By Debbie A. Duran, eHow Contributor updated: March 25, 2011
Some people like the freedom of working as a contractor. Contract employees significantly help organizations to achieve their goals over a certain time period without the expenses that comes with having a full-time employee with benefits. Employers do not generally provide benefits such as health insurance, vacation or paid time off for contracted employees. Contract employees can work full-time, 40 or more hours per week, or part-time, 20 or less hours per week.
Contract Employee and Independent Contractors
There is often a misconception between a contract employee and an independent contractor. A contract employee is generally hired by an organization to provide services for a certain period. Contractors generally follow the same rules and guidelines as the full-time employees, and employers provides Workers' Compensation insurance and withholds all taxes. Independent contractors are in business for themselves and can be hired by an individual or company. They have their own work rules, and they are responsible for paying their own taxes.
Contract employees are typically eligible for unemployment benefits. This is because businesses normally pay unemployment benefits in their payroll taxes. A business typically pays the contractor's federal and state taxes and workers' compensation insurance. These are the employer's actions that justify the qualification of the contract employee's qualification for unemployment benefits. State laws that address unemployment vary from state to state.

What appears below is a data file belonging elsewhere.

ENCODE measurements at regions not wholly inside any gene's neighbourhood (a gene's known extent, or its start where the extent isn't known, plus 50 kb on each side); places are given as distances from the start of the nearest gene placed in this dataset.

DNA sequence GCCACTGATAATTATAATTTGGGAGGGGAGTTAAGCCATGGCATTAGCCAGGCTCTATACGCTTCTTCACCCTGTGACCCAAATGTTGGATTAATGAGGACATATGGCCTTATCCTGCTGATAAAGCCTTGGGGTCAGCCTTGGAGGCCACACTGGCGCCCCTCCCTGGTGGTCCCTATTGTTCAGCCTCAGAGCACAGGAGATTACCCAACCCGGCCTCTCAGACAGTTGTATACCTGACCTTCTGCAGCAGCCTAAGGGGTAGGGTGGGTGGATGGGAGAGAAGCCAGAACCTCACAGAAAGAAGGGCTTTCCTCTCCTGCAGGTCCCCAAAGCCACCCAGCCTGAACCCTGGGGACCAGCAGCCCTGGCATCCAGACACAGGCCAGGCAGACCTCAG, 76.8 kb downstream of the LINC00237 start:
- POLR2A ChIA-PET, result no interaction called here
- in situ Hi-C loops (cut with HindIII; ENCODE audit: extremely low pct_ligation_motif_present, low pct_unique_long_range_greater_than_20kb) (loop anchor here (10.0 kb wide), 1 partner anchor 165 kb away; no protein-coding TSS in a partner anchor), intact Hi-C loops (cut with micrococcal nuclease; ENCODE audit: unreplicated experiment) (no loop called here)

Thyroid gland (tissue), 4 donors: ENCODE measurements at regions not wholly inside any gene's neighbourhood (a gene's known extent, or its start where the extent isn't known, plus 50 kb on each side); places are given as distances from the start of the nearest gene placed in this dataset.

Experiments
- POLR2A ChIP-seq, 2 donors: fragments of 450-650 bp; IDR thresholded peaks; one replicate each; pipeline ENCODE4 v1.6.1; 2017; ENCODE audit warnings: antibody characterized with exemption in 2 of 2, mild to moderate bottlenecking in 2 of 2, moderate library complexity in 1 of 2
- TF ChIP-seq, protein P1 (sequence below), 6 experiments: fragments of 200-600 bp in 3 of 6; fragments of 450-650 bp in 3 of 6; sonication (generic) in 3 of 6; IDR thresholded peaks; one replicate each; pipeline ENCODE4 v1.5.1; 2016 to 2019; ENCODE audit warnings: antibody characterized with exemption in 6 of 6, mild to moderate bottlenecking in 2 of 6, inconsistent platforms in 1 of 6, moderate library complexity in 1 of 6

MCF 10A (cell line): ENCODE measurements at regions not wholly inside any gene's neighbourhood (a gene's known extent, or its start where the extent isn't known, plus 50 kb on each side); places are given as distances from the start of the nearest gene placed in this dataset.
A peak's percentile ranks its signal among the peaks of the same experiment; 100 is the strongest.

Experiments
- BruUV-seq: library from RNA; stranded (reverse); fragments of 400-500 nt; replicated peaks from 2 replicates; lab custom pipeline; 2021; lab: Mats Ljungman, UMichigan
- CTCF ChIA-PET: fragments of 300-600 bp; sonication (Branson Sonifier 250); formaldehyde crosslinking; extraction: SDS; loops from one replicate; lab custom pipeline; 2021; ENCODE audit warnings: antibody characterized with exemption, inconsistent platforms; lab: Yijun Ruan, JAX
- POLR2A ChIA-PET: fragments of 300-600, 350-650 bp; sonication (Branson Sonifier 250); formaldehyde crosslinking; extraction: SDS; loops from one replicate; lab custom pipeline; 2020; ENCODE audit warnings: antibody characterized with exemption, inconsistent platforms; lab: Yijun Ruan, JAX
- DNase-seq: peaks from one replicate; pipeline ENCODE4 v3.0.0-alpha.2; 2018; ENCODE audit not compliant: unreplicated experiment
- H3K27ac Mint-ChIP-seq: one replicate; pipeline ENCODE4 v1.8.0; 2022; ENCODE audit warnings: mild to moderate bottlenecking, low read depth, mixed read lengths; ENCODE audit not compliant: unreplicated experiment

Independent Contractors and Unemployment Benefits
Independent contractors are not eligible for unemployment benefits. This is because they do not pay payroll taxes or unemployment insurance and they pay their own taxes, which are normally estimated taxes. Even if an independent contractor tried to claim unemployment compensation, the labor department would investigate the wages and unemployment insurance payment made for the Social Security number. It would then show that the Social Security number was not participating in unemployment insurance and the claim would simply be denied.
The rules are the same for contractors as they are for full-time employees when applying for unemployment benefits. An employee cannot quit her job and should only have become unemployed through no fault of her own. Other considerations are the number of weeks and hours worked. Each state has different eligibility requirements.
A contract worker should apply for benefits as soon as they find themselves out of work and should always apply in state where they worked.
IRS: Independent Contractor (Self-Employed) or Employee?
State of New York Department of Labor: Unemployment Insurance
U.S. Department of Labor: Unemployment Insurance
LegalZoom.com; Employee vs. Independent Contractor; Ellen Feig; October 2007
National Employment Law Project;Temp Work and Unemployment Insurance; August 2008
Read more: Can Contract Employees Collect Unemployment?